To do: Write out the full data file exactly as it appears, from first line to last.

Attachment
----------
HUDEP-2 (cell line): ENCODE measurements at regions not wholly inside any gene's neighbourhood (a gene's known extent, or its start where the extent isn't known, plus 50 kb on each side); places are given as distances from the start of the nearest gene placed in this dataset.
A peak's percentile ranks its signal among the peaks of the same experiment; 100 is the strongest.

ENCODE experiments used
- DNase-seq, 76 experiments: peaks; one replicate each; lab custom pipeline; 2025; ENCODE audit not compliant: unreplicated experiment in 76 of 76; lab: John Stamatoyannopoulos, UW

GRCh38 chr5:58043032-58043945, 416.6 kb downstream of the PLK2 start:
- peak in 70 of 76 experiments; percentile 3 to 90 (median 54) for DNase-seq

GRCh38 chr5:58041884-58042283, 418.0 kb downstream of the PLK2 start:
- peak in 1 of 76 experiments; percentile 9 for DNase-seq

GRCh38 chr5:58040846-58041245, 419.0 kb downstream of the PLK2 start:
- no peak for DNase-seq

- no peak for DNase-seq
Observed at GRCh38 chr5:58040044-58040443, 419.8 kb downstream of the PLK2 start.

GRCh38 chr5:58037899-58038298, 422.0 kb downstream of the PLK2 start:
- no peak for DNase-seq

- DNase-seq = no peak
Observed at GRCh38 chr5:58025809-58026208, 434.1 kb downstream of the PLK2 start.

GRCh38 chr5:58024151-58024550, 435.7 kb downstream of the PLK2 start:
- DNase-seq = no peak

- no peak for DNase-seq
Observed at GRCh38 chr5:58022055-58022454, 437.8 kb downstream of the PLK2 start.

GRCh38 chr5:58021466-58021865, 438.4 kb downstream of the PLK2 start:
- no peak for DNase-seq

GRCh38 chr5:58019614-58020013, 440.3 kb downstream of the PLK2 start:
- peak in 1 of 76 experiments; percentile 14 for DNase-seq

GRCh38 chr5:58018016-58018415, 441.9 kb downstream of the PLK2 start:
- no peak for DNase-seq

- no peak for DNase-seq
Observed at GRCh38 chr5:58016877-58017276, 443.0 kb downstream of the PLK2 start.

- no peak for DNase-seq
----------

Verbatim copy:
HUDEP-2 (cell line): ENCODE measurements at regions not wholly inside any gene's neighbourhood (a gene's known extent, or its start where the extent isn't known, plus 50 kb on each side); places are given as distances from the start of the nearest gene placed in this dataset.
A peak's percentile ranks its signal among the peaks of the same experiment; 100 is the strongest.

ENCODE experiments used
- DNase-seq, 76 experiments: peaks; one replicate each; lab custom pipeline; 2025; ENCODE audit not compliant: unreplicated experiment in 76 of 76; lab: John Stamatoyannopoulos, UW

GRCh38 chr5:58043032-58043945, 416.6 kb downstream of the PLK2 start:
- peak in 70 of 76 experiments; percentile 3 to 90 (median 54) for DNase-seq

GRCh38 chr5:58041884-58042283, 418.0 kb downstream of the PLK2 start:
- peak in 1 of 76 experiments; percentile 9 for DNase-seq

GRCh38 chr5:58040846-58041245, 419.0 kb downstream of the PLK2 start:
- no peak for DNase-seq

- no peak for DNase-seq
Observed at GRCh38 chr5:58040044-58040443, 419.8 kb downstream of the PLK2 start.

GRCh38 chr5:58037899-58038298, 422.0 kb downstream of the PLK2 start:
- no peak for DNase-seq

- DNase-seq = no peak
Observed at GRCh38 chr5:58025809-58026208, 434.1 kb downstream of the PLK2 start.

GRCh38 chr5:58024151-58024550, 435.7 kb downstream of the PLK2 start:
- DNase-seq = no peak

- no peak for DNase-seq
Observed at GRCh38 chr5:58022055-58022454, 437.8 kb downstream of the PLK2 start.

GRCh38 chr5:58021466-58021865, 438.4 kb downstream of the PLK2 start:
- no peak for DNase-seq

GRCh38 chr5:58019614-58020013, 440.3 kb downstream of the PLK2 start:
- peak in 1 of 76 experiments; percentile 14 for DNase-seq

GRCh38 chr5:58018016-58018415, 441.9 kb downstream of the PLK2 start:
- no peak for DNase-seq

- no peak for DNase-seq
Observed at GRCh38 chr5:58016877-58017276, 443.0 kb downstream of the PLK2 start.

- no peak for DNase-seq